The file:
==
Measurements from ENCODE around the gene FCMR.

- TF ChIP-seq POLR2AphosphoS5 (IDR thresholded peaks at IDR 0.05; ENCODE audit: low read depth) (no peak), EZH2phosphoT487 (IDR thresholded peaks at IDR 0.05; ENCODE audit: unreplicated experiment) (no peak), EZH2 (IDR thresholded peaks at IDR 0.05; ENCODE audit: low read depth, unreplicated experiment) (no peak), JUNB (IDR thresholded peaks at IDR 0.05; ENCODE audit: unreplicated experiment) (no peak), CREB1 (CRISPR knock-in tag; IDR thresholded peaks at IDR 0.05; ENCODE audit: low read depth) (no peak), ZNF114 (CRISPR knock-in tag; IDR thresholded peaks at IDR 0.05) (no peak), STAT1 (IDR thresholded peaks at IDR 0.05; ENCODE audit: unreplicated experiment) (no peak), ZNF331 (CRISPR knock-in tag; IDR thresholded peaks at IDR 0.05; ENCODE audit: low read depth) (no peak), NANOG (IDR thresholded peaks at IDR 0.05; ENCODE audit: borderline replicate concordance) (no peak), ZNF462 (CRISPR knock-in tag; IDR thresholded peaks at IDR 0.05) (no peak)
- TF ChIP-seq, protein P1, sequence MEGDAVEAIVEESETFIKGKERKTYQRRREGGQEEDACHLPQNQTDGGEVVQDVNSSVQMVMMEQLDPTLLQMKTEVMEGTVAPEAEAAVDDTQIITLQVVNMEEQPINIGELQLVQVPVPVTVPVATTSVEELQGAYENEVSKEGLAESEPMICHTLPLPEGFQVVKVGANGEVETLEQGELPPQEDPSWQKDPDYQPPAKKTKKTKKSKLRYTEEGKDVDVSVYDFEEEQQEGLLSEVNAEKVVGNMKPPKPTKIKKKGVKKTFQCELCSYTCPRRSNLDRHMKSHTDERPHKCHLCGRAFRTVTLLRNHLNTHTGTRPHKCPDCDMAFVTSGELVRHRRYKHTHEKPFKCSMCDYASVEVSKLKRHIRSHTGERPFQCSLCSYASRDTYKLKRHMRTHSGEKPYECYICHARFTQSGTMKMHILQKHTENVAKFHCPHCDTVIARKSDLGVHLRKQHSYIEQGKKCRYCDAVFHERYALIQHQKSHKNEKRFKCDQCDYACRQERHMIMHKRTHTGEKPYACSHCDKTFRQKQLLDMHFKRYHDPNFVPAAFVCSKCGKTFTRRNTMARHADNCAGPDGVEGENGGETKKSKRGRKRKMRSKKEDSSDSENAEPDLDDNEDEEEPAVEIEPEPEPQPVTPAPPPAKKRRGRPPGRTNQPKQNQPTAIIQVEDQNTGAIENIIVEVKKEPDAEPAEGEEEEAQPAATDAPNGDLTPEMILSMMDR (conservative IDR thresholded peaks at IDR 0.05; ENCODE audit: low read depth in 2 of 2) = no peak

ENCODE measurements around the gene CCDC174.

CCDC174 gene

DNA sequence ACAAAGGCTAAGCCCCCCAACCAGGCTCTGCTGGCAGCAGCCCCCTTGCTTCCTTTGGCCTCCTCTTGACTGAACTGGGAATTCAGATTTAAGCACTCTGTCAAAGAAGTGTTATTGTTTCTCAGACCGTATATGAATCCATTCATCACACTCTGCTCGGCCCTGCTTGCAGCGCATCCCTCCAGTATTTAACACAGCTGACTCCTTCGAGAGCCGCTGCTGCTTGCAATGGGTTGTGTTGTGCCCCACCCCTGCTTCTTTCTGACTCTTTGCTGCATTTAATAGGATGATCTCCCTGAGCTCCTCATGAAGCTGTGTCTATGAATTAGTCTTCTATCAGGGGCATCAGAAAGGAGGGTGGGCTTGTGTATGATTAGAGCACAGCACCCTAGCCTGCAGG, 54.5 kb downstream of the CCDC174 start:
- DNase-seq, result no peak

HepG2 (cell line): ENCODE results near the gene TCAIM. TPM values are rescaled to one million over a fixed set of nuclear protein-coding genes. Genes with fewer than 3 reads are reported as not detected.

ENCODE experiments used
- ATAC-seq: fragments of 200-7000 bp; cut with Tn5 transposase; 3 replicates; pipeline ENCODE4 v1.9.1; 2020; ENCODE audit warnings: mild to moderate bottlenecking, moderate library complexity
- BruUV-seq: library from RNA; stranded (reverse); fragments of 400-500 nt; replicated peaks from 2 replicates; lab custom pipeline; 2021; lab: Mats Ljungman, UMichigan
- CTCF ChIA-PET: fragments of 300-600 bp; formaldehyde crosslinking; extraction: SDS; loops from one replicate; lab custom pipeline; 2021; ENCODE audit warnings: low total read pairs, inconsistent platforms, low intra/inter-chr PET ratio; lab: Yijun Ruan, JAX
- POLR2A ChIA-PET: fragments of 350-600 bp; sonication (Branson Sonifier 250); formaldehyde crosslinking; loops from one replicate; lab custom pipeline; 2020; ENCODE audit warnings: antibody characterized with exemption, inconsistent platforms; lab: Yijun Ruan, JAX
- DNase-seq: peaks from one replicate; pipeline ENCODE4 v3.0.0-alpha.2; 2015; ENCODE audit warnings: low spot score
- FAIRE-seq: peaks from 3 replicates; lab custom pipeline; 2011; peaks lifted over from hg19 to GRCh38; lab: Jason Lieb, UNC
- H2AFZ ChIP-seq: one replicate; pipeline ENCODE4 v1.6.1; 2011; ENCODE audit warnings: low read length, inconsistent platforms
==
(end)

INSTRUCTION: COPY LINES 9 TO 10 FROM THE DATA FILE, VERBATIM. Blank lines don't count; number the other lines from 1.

ENCODE experiments used
- ATAC-seq: fragments of 200-7000 bp; cut with Tn5 transposase; 3 replicates; pipeline ENCODE4 v1.9.1; 2020; ENCODE audit warnings: mild to moderate bottlenecking, moderate library complexity